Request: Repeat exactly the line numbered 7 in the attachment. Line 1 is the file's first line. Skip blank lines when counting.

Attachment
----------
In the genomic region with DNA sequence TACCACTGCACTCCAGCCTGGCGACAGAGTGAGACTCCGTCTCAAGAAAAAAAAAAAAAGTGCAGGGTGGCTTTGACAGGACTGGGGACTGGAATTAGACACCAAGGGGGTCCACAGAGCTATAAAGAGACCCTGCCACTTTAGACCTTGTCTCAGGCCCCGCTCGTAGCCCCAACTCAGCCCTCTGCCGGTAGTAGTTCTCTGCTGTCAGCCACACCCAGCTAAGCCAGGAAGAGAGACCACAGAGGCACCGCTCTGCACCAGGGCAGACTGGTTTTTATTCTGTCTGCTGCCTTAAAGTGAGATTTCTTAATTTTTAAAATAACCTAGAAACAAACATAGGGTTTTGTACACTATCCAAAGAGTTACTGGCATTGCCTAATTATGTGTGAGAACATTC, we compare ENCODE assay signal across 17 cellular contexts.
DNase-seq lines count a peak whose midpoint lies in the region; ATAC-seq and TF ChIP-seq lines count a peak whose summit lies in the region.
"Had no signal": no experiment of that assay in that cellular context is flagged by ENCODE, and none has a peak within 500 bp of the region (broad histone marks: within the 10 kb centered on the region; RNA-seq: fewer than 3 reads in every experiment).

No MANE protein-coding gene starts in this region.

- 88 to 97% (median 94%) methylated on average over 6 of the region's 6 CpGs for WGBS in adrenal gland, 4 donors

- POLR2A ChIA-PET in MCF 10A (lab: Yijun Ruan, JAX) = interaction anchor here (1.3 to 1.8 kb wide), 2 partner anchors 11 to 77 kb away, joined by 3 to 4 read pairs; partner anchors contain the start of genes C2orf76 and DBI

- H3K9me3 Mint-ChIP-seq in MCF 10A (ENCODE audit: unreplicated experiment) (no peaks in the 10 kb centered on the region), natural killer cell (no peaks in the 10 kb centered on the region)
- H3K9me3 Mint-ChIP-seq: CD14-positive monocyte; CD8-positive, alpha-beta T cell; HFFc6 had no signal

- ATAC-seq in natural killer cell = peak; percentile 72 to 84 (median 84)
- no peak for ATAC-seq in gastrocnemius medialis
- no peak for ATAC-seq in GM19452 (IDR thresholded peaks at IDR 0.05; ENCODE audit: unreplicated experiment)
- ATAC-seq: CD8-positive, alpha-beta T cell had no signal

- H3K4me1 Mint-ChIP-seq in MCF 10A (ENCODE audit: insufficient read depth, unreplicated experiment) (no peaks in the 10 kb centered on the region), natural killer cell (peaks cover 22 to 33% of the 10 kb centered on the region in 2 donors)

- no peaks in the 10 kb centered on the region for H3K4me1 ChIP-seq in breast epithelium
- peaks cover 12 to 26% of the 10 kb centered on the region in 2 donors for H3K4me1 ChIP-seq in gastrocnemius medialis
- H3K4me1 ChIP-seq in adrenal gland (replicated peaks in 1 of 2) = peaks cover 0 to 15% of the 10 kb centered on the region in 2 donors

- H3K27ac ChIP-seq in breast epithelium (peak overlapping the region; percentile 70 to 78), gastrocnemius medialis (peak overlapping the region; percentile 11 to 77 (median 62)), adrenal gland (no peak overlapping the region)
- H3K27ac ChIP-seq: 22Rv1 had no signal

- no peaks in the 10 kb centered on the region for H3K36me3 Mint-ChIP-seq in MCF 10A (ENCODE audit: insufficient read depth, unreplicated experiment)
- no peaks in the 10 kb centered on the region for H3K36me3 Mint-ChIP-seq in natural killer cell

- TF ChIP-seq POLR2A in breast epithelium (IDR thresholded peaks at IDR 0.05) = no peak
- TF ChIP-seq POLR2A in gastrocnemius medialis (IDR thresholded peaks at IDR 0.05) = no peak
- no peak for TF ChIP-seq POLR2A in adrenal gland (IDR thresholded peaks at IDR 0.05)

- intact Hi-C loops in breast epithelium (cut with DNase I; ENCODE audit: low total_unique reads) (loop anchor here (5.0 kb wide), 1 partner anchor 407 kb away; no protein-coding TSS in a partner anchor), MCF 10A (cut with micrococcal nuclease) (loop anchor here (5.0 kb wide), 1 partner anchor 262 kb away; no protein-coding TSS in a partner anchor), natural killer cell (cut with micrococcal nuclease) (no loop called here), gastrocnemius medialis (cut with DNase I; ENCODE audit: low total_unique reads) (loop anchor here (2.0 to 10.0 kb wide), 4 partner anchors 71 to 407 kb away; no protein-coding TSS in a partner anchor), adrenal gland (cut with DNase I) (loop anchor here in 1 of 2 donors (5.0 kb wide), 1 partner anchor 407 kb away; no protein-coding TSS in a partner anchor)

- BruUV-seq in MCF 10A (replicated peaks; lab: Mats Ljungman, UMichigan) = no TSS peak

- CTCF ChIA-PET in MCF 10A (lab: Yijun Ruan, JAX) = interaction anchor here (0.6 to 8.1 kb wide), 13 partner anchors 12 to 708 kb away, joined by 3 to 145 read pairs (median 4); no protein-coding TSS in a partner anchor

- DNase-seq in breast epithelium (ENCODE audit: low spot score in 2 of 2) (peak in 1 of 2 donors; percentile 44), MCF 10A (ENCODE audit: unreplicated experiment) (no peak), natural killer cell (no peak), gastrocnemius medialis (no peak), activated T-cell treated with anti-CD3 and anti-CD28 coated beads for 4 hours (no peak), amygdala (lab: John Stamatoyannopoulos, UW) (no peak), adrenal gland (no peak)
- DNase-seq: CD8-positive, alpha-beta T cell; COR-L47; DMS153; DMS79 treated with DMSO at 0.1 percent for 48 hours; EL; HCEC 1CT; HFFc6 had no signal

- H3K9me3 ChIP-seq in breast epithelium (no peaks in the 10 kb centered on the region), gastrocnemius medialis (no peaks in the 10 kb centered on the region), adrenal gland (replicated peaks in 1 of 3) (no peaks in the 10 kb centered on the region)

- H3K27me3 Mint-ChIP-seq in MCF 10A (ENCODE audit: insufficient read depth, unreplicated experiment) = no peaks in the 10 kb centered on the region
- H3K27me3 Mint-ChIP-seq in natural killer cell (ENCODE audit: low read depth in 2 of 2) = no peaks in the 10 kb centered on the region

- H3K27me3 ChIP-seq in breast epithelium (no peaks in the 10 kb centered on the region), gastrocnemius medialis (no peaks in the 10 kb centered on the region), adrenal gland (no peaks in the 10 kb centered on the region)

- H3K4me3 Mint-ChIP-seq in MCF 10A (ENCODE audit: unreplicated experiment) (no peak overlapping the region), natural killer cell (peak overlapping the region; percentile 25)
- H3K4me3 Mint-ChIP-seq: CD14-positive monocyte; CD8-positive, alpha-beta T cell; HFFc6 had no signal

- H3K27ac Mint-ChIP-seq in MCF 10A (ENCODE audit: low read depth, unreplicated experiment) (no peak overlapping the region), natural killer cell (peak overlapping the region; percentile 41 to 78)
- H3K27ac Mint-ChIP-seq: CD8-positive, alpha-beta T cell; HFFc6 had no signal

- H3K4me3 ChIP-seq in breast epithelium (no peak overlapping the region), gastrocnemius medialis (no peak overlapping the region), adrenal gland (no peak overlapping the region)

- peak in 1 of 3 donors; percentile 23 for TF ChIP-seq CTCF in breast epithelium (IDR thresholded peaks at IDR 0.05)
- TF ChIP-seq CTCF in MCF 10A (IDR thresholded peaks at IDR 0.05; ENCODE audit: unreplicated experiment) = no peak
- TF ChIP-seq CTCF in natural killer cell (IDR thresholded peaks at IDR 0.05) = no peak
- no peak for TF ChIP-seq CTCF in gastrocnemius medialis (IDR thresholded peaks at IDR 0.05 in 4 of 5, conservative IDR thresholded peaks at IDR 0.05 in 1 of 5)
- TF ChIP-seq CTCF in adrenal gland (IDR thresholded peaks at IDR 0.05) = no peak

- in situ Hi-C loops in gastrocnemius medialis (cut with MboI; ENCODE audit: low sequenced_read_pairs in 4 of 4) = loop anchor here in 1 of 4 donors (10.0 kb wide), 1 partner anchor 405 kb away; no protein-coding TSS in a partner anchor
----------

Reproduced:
- H3K9me3 Mint-ChIP-seq in MCF 10A (ENCODE audit: unreplicated experiment) (no peaks in the 10 kb centered on the region), natural killer cell (no peaks in the 10 kb centered on the region)